This testimonial privilege derives from the Fifth Amendment to the U.S. Constitution. Most state constitutions recognize a similar testimonial privilege. However, the term self-incrimination is not actually used in the Fifth Amendment. It provides that "[n]o person … shall be compelled in any criminal case to be a witness against himself."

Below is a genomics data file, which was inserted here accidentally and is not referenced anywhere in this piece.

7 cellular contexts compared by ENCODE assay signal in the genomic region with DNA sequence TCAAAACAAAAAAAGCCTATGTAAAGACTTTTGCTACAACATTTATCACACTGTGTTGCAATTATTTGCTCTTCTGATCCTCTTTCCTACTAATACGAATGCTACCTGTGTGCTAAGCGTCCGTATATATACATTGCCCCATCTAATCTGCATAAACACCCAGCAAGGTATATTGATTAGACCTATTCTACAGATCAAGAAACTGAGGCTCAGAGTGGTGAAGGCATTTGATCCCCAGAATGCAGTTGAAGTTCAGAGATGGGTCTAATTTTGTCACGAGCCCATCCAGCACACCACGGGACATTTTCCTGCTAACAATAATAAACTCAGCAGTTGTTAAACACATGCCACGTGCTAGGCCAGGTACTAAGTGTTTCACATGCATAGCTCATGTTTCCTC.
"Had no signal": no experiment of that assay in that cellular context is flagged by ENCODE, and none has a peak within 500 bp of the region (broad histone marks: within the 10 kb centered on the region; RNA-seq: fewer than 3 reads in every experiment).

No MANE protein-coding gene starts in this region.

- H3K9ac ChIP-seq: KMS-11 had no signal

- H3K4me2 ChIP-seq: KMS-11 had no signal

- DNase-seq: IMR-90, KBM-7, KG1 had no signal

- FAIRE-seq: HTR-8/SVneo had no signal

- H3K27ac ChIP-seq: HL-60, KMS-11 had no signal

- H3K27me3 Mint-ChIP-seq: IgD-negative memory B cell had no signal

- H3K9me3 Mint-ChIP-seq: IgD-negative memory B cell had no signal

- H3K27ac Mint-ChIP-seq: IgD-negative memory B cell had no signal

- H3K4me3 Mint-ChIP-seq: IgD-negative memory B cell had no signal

Although the language of the Fifth Amendment suggests that the right against self-incrimination applies only during criminal cases, the Supreme Court has ruled that it may be asserted during civil, administrative, and legislative proceedings as well. The right applies during nearly every phase of legal proceedings, including Grand Jury hearings, preliminary investigations, pretrial motions, discovery, and the trials themselves. However, the right may not be asserted after conviction when the verdict is final because the constitutional protection against Double Jeopardy protects defendants from a second prosecution for the same offense. Nor may the privilege be asserted when an individual has been granted Immunity from prosecution to testify about certain conduct that would otherwise be subject to criminal punishment.